I noticed a fair amount of confusion Friday morning as to whether this was a good or a bad jobs report. After all, we added 96,000 jobs. That seems like a lot! And unemployment fell from 8.3 percent to 8.1 percent! So isn’t everything moving in the right direction?
Well, no. It was a pretty bad jobs report. But these things are really, really hard to read. So let’s spend a few minutes reading this one.
There are four numbers I watch for in the monthly jobs report: The change in “nonfarm payroll employment”, the change in the unemployment rate, the change in the labor-force participation rate, and the revisions to the previous reports.
Start with the main number: The change in “nonfarm payroll employment.” Don’t worry about the “nonfarm” part. You can ignore that. Just look at the number: The economy added 96,000 jobs in August. What makes this number a bit tricky is that you need to be comparing it to something else: The number of people who entered the workforce.
When the economy is doing well, about 120,000 people enter the labor force each month. That’s young people graduating high school, women going back to work after a child, etc. When it’s doing poorly, as it is now, that falls to about 90,000 (for more on that, see this post). So in order for us to simply break even on jobs, we need to add as many jobs as we’ve added people. In order for us to cut into unemployment, we need to add more. This month, at 96,000 jobs, we barely broke even.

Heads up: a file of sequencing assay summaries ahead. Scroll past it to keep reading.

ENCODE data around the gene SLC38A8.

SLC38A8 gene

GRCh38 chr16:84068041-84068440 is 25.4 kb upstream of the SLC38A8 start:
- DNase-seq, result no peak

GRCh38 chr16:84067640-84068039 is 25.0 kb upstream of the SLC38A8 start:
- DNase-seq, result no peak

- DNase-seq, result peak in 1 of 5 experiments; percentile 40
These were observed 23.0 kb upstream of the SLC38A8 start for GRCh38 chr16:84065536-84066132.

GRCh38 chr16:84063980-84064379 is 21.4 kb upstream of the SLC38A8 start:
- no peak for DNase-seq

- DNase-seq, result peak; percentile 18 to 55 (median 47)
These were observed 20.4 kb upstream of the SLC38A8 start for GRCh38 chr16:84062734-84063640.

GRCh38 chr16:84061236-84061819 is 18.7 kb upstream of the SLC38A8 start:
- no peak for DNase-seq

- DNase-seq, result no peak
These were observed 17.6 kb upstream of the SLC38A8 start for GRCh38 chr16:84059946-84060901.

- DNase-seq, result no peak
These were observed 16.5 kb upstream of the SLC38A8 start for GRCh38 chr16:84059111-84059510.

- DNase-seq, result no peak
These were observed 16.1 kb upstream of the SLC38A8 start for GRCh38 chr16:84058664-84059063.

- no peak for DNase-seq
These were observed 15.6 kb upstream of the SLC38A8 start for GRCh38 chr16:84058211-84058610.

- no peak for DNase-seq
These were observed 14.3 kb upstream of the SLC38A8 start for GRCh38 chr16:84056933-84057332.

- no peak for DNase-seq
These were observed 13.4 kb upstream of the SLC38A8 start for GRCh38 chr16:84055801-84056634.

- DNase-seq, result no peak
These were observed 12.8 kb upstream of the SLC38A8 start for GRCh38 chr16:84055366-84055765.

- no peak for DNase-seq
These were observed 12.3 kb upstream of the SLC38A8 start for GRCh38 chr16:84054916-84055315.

Which brings us to the unemployment rate. If we barely broke even on jobs vs. population, how did the unemployment rate go down?
The answer is that the unemployment rate can go down for a number of reasons. The best reason for it to drop is that we added more jobs than we did people. But another reason for it to drop is that a bunch of workers without jobs simply stopped looking. That can happen because they give up and stop looking, because they stay home to take care of kids, because they go back to school, etc. At any rate, that’s why the unemployment rate dropped this month.
You can see that in the labor-force participation rate, which measures the percentage of working-age adults who are either employed or looking for work. It dropped this month from 63.7 percent to 63.5 percent — that means more than 500,000 workers left the labor force.
Finally, it’s important to remember, as my colleague Zach Goldfarb writes, that almost everything in this report is going to be wrong. It’s all preliminary data that will be revised over the coming months. Usually, those revisions are mild. But sometimes, they’re quite significant. This time last year, the August jobs report showed that we hadn’t gained or lost a single job. Republicans began calling Obama “President Zero.” But later revisions showed we’d actually gained 84,000 jobs, which while not great is a lot better than gaining zero jobs.
And so it’s worth keeping an eye on the bottom of the report, which tells you the revisions to the recent reports. This month, unfortunately, the revisions were all negative, subtracting more than 40,000 jobs from the June and July reports.
Of course, if you don’t want to do all that reading, you can just look at our graphs.